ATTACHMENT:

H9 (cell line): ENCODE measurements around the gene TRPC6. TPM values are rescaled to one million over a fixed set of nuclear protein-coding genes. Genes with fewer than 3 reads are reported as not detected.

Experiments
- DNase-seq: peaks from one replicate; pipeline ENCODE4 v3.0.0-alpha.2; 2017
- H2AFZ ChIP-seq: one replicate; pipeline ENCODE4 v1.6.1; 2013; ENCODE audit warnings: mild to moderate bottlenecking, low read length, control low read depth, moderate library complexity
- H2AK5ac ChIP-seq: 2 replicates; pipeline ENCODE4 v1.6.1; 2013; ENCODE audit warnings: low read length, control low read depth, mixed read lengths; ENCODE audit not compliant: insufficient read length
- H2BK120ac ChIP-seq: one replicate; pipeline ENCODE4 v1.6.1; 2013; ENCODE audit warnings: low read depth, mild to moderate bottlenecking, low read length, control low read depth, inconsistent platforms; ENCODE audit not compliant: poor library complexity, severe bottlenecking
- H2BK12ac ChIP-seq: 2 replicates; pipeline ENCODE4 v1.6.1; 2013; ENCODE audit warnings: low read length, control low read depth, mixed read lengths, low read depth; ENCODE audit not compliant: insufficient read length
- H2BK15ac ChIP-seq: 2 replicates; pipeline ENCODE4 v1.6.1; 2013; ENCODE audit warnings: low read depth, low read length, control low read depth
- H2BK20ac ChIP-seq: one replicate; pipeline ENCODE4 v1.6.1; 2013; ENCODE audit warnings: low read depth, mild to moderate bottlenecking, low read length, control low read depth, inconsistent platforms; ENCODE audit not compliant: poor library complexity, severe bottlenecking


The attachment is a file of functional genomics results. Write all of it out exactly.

H9 (cell line): ENCODE measurements around the gene TRPC6. TPM values are rescaled to one million over a fixed set of nuclear protein-coding genes. Genes with fewer than 3 reads are reported as not detected.

Experiments
- DNase-seq: peaks from one replicate; pipeline ENCODE4 v3.0.0-alpha.2; 2017
- H2AFZ ChIP-seq: one replicate; pipeline ENCODE4 v1.6.1; 2013; ENCODE audit warnings: mild to moderate bottlenecking, low read length, control low read depth, moderate library complexity
- H2AK5ac ChIP-seq: 2 replicates; pipeline ENCODE4 v1.6.1; 2013; ENCODE audit warnings: low read length, control low read depth, mixed read lengths; ENCODE audit not compliant: insufficient read length
- H2BK120ac ChIP-seq: one replicate; pipeline ENCODE4 v1.6.1; 2013; ENCODE audit warnings: low read depth, mild to moderate bottlenecking, low read length, control low read depth, inconsistent platforms; ENCODE audit not compliant: poor library complexity, severe bottlenecking
- H2BK12ac ChIP-seq: 2 replicates; pipeline ENCODE4 v1.6.1; 2013; ENCODE audit warnings: low read length, control low read depth, mixed read lengths, low read depth; ENCODE audit not compliant: insufficient read length
- H2BK15ac ChIP-seq: 2 replicates; pipeline ENCODE4 v1.6.1; 2013; ENCODE audit warnings: low read depth, low read length, control low read depth
- H2BK20ac ChIP-seq: one replicate; pipeline ENCODE4 v1.6.1; 2013; ENCODE audit warnings: low read depth, mild to moderate bottlenecking, low read length, control low read depth, inconsistent platforms; ENCODE audit not compliant: poor library complexity, severe bottlenecking